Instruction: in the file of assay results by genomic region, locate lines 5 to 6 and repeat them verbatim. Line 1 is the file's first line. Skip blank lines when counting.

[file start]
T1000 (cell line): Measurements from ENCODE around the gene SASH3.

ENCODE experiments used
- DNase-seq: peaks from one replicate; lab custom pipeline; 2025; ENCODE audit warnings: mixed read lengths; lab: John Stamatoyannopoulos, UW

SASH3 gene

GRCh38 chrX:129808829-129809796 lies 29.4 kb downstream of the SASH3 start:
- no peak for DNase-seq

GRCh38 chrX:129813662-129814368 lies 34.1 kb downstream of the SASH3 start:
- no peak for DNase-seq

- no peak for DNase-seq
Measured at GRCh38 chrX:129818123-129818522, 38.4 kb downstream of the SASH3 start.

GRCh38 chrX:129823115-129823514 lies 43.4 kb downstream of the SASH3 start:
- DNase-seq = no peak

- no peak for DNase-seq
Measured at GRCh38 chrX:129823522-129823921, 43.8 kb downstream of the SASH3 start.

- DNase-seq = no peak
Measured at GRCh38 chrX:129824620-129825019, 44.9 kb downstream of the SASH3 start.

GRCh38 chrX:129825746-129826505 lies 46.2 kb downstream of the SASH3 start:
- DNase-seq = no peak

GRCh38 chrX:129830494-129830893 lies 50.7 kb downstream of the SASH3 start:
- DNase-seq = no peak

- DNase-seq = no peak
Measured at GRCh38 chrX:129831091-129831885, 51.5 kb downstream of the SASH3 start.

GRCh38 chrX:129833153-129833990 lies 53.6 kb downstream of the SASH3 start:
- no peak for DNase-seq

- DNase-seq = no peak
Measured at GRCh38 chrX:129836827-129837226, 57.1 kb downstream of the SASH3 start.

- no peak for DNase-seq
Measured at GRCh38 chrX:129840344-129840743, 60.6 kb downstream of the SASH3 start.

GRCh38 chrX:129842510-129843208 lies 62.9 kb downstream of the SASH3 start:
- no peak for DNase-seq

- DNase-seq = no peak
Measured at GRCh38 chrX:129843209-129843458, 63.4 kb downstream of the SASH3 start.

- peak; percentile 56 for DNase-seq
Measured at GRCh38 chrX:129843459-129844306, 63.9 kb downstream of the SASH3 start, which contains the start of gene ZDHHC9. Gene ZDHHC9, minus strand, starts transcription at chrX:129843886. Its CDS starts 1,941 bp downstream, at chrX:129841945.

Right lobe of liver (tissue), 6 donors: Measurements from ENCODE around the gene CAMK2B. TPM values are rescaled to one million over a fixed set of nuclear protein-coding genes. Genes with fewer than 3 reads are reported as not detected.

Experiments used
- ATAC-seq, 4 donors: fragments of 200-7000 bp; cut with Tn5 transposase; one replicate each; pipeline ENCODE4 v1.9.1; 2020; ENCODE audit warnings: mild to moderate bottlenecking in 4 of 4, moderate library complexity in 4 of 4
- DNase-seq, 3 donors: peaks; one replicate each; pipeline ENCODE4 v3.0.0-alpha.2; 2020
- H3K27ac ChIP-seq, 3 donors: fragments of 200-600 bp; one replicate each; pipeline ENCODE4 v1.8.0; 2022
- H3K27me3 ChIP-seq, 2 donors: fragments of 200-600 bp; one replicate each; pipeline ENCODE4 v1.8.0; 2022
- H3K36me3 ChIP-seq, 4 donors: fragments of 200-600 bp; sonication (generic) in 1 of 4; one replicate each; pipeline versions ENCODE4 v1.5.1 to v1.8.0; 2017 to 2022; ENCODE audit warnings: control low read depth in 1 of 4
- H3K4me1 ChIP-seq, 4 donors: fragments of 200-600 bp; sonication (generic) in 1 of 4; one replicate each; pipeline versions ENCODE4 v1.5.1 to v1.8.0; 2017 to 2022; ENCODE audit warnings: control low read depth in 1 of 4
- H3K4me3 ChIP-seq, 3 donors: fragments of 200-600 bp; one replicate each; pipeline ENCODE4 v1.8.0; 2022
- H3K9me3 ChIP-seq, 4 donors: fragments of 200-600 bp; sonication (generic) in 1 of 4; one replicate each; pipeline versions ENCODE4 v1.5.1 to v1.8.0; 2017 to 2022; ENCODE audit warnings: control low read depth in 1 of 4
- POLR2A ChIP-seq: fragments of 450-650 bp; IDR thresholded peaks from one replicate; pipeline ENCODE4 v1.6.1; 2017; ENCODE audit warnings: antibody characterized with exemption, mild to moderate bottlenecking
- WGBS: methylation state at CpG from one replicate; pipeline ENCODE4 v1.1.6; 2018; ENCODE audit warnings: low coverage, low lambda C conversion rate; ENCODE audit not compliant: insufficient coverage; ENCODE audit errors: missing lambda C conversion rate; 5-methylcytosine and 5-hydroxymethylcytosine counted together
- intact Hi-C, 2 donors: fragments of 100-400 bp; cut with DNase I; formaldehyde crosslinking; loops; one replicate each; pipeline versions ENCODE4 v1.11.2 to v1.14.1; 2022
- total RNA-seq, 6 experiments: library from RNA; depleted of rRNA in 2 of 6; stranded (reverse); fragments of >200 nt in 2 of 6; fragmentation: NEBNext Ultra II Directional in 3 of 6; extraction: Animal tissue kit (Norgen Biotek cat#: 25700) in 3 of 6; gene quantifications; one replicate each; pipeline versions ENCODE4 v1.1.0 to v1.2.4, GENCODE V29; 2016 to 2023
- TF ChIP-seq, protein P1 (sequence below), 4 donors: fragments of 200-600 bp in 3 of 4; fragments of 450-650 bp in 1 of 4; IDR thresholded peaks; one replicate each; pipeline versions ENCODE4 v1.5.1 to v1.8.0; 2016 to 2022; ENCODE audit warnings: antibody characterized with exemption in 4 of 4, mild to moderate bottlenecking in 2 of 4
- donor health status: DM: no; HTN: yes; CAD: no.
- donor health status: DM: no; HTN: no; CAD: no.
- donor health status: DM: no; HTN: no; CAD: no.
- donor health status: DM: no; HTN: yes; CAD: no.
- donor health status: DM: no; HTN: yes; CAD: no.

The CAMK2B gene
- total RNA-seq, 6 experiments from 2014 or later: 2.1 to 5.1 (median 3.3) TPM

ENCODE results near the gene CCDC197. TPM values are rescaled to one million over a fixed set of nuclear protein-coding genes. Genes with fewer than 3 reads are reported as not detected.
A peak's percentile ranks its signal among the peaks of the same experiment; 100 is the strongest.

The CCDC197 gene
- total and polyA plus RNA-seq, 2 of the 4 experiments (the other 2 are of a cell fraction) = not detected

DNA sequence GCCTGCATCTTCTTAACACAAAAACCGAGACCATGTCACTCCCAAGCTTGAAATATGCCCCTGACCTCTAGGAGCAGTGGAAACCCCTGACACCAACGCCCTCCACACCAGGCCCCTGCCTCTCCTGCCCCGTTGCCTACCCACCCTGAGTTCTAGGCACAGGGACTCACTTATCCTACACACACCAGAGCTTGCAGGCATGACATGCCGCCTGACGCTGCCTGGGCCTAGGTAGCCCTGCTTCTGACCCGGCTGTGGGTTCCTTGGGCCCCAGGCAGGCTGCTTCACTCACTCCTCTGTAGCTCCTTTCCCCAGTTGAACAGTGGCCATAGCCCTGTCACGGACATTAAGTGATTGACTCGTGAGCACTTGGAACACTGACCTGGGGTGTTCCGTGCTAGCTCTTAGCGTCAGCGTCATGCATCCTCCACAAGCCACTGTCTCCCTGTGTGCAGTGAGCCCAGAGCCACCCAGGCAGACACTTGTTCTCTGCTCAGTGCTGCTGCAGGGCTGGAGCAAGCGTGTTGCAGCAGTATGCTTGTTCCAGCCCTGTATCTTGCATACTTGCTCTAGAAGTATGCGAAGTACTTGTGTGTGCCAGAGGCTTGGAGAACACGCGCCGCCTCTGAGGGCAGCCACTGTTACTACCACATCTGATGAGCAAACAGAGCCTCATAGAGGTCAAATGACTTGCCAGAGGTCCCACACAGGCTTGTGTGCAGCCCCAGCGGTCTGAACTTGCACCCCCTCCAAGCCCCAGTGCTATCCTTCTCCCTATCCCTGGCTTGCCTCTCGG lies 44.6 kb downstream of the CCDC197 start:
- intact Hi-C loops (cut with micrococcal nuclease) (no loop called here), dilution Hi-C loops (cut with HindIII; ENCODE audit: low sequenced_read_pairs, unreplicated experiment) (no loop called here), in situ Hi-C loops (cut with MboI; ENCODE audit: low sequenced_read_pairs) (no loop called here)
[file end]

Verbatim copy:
GRCh38 chrX:129808829-129809796 lies 29.4 kb downstream of the SASH3 start:
- no peak for DNase-seq